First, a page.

No. 1 tip to stay fuller longer is to lean on low-density foods. Calorie density refers to the number of calories per gram of food. Foods that are high in calorie density contain a high number of calories per gram; foods that are low in calorie density contain a low number of calories per gram. Calorie density is the key to feel full without overeating.

When you eat too many calorie-dense foods, you’ll end up consuming a lot of calories to fill your belly. If you focus on low calorie density foods, you can fill up on fewer calories because low-density foods contain a lot more water and fibre , which adds weight and volume to the food, but no calories.

Just drinking a glass of water along with the meal does not provide the same degree of satiety. Research, including a year-long study at Penn State University, has shown that to reduce hunger and boost fullness, the water has to be in the food. Why? Because there are separate mechanisms in the brain to control hunger and thirst. If the food you eat contains the water, it will stay in the stomach longer while the food is being digested. Beyond that, there is also the psychological component of eating food versus drinking water. When you eat food, even water-rich food, you get more sensory stimulation because you have more food going through your mouth and you’re eating for a longer period of time, both of which help you feel more satisfied with your meal.

So, what foods contain more water and fibre? You guessed it; vegetables!! Fruit also does, but fruit is also much higher in sugar, so try to stick to lower glycemic fruits, such as berries, apples and citrus choices. Consume as much vegetable as you can, accompanied by a lean protein source, and a quality starch choice….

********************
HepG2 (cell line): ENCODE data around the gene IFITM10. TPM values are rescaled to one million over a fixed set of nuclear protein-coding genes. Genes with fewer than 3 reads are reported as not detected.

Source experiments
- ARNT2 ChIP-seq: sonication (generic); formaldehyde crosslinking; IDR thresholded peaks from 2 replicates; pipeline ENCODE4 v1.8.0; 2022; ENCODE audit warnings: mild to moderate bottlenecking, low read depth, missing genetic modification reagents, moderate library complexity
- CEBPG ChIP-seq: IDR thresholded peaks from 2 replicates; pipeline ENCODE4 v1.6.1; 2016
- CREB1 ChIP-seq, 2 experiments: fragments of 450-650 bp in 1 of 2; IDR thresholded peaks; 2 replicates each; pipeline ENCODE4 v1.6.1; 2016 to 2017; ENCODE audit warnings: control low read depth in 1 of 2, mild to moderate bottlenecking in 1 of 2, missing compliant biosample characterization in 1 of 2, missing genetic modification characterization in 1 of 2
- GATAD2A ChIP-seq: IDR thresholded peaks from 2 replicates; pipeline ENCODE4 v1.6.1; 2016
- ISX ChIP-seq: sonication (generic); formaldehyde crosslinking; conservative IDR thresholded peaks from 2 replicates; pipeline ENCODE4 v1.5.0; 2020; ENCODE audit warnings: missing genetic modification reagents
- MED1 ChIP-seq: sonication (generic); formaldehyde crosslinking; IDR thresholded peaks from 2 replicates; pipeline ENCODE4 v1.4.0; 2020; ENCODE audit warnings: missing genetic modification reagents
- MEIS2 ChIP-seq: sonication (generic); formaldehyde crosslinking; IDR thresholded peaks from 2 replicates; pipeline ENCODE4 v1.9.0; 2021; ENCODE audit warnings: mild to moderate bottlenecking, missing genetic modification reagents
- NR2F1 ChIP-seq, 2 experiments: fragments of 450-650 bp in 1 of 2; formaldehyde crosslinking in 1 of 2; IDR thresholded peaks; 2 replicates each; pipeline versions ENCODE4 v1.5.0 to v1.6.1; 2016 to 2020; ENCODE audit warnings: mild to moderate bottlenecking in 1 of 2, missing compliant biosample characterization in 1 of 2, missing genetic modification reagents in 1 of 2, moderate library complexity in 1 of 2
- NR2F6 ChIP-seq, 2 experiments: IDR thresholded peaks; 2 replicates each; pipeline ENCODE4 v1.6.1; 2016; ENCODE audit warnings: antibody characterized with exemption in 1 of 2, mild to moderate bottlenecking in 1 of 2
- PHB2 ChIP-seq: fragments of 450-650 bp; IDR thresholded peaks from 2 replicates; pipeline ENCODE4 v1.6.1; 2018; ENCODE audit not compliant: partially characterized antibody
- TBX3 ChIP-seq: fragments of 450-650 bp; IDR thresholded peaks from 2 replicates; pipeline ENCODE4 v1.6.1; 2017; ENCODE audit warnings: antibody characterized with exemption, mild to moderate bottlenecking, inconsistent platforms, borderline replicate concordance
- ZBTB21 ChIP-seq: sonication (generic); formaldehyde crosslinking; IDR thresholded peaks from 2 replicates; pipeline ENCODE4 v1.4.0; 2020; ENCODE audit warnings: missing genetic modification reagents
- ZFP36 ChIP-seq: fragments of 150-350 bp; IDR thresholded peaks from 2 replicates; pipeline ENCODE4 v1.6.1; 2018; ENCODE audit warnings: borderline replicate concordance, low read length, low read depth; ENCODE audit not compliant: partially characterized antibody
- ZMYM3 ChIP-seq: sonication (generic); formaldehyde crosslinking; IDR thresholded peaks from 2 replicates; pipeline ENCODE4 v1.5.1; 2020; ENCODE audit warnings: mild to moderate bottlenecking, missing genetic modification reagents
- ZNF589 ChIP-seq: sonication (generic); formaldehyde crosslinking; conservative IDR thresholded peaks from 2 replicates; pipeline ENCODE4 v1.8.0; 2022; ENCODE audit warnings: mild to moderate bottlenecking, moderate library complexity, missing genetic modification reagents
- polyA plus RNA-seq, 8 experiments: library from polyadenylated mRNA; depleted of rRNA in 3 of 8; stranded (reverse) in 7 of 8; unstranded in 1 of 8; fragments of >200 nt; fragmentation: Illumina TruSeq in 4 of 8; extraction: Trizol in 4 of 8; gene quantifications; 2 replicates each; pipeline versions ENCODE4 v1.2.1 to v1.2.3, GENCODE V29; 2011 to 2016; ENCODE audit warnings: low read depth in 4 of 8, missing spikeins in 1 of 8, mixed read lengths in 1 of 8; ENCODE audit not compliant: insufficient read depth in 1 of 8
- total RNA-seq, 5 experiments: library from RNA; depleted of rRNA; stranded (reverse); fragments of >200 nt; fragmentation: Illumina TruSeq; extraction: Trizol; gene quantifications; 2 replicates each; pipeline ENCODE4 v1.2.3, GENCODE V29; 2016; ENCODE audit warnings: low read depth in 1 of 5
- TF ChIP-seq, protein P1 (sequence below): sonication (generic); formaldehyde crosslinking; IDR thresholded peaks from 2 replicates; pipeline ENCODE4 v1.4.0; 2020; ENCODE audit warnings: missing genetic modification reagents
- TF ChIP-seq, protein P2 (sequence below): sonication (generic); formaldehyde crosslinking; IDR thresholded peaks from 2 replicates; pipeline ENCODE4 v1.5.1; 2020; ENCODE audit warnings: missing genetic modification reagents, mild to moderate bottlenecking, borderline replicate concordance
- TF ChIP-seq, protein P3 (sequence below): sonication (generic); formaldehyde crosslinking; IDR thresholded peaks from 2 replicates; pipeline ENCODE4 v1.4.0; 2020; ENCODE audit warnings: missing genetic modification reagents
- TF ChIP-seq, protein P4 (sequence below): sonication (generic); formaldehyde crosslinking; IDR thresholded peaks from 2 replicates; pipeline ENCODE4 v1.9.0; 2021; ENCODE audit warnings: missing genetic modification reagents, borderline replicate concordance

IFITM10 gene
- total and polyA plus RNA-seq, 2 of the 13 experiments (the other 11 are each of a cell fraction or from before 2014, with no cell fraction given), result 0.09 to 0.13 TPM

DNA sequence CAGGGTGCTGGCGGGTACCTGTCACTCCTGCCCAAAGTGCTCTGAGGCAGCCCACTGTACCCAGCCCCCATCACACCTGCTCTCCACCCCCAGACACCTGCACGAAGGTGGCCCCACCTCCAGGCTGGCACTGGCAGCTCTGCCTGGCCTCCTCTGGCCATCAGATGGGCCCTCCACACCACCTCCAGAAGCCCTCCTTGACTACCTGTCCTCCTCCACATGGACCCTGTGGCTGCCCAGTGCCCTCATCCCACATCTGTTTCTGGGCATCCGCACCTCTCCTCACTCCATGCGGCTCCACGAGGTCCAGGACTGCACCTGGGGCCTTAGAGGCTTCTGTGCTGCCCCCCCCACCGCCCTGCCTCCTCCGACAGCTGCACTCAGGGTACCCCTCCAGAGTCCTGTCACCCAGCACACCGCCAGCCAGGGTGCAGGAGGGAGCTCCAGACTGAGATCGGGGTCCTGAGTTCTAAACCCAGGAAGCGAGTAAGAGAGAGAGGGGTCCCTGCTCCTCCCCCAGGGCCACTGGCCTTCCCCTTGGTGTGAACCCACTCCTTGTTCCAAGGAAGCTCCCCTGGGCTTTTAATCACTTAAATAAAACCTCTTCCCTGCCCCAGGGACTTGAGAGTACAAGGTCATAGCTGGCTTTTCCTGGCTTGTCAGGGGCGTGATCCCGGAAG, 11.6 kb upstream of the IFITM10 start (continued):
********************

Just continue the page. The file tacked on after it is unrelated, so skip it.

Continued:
More food will increase your metabolism so that your body WILL burn fat and not store it; not enough food sends the message to your brain that you are starving and you will store fat!!! Furthermore, you will burn lean! So, you will see a loss on the scale, but it is not the right stuff! This lost lean will be gained back as soon as you consume more calories…..and the yo-yo cycle begins…compromising your metabolism which will make it hard for you to lose fat every time you try!

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Resolution time; clean up time; promises to oneself abound!! Keep it simple, don’t set yourself up for failure. Make a timeline with specific goals within that timeline, one at a time. Only resolve to do what you know is attainable. Set mini-goals, then expand on them. Seek support and education to help you achieve those goals. Commit.

Here are just a few easy things to incorporate into your lifestyle to make it healthier:

1/ Get a minimum of 7 servings fruit and/or veg per day.


2/ Of those, be sure that you get 1 c blueberries at least 3x per week, or 1/2 c daily will do!


3/ Aim to get at least 20 grams fibre per day.


4/ Eat within 30 minutes of waking; try to get at least 3 food groups.


5/ Eat fish at least 3x per week.


6/ Buy organic/local whenever possible.


7/ Drink pure water, at least 1 litre per day.


8/ Get active at least every second day for at least 30 minutes.


9/ Get at least 7 hours sleep per night.


10/ Smile more, hug more, give more and laugh more!